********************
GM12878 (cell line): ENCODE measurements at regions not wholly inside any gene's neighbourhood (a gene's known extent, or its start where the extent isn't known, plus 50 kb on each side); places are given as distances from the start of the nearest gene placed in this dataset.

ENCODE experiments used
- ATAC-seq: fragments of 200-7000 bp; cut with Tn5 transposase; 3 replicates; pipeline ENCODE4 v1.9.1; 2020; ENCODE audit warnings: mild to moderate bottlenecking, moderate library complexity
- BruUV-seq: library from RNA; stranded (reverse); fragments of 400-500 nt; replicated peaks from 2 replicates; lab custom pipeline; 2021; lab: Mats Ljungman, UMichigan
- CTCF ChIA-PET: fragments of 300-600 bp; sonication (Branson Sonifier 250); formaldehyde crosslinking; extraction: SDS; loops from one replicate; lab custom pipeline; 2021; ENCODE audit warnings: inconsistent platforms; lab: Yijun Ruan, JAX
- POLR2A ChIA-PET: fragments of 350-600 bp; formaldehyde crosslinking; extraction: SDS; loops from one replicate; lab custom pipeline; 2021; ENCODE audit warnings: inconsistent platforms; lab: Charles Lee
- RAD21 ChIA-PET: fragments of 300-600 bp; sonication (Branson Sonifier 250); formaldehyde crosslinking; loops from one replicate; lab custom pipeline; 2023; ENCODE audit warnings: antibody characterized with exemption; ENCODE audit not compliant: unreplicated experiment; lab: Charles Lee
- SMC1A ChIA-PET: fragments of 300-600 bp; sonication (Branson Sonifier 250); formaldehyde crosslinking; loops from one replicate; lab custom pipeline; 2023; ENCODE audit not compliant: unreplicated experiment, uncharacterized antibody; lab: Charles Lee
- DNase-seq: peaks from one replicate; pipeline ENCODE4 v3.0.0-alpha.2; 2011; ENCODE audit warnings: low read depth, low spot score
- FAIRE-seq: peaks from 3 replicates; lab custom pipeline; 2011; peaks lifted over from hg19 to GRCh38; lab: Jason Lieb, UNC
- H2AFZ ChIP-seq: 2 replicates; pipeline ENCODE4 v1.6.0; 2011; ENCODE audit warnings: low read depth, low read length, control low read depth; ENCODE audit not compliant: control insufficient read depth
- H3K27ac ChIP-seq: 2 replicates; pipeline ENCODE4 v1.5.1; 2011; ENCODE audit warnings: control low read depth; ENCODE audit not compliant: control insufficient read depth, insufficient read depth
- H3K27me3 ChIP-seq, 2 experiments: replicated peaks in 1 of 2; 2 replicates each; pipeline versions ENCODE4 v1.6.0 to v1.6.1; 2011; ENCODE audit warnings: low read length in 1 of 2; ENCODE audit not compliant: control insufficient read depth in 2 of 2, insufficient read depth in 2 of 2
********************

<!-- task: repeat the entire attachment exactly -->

GM12878 (cell line): ENCODE measurements at regions not wholly inside any gene's neighbourhood (a gene's known extent, or its start where the extent isn't known, plus 50 kb on each side); places are given as distances from the start of the nearest gene placed in this dataset.

ENCODE experiments used
- ATAC-seq: fragments of 200-7000 bp; cut with Tn5 transposase; 3 replicates; pipeline ENCODE4 v1.9.1; 2020; ENCODE audit warnings: mild to moderate bottlenecking, moderate library complexity
- BruUV-seq: library from RNA; stranded (reverse); fragments of 400-500 nt; replicated peaks from 2 replicates; lab custom pipeline; 2021; lab: Mats Ljungman, UMichigan
- CTCF ChIA-PET: fragments of 300-600 bp; sonication (Branson Sonifier 250); formaldehyde crosslinking; extraction: SDS; loops from one replicate; lab custom pipeline; 2021; ENCODE audit warnings: inconsistent platforms; lab: Yijun Ruan, JAX
- POLR2A ChIA-PET: fragments of 350-600 bp; formaldehyde crosslinking; extraction: SDS; loops from one replicate; lab custom pipeline; 2021; ENCODE audit warnings: inconsistent platforms; lab: Charles Lee
- RAD21 ChIA-PET: fragments of 300-600 bp; sonication (Branson Sonifier 250); formaldehyde crosslinking; loops from one replicate; lab custom pipeline; 2023; ENCODE audit warnings: antibody characterized with exemption; ENCODE audit not compliant: unreplicated experiment; lab: Charles Lee
- SMC1A ChIA-PET: fragments of 300-600 bp; sonication (Branson Sonifier 250); formaldehyde crosslinking; loops from one replicate; lab custom pipeline; 2023; ENCODE audit not compliant: unreplicated experiment, uncharacterized antibody; lab: Charles Lee
- DNase-seq: peaks from one replicate; pipeline ENCODE4 v3.0.0-alpha.2; 2011; ENCODE audit warnings: low read depth, low spot score
- FAIRE-seq: peaks from 3 replicates; lab custom pipeline; 2011; peaks lifted over from hg19 to GRCh38; lab: Jason Lieb, UNC
- H2AFZ ChIP-seq: 2 replicates; pipeline ENCODE4 v1.6.0; 2011; ENCODE audit warnings: low read depth, low read length, control low read depth; ENCODE audit not compliant: control insufficient read depth
- H3K27ac ChIP-seq: 2 replicates; pipeline ENCODE4 v1.5.1; 2011; ENCODE audit warnings: control low read depth; ENCODE audit not compliant: control insufficient read depth, insufficient read depth
- H3K27me3 ChIP-seq, 2 experiments: replicated peaks in 1 of 2; 2 replicates each; pipeline versions ENCODE4 v1.6.0 to v1.6.1; 2011; ENCODE audit warnings: low read length in 1 of 2; ENCODE audit not compliant: control insufficient read depth in 2 of 2, insufficient read depth in 2 of 2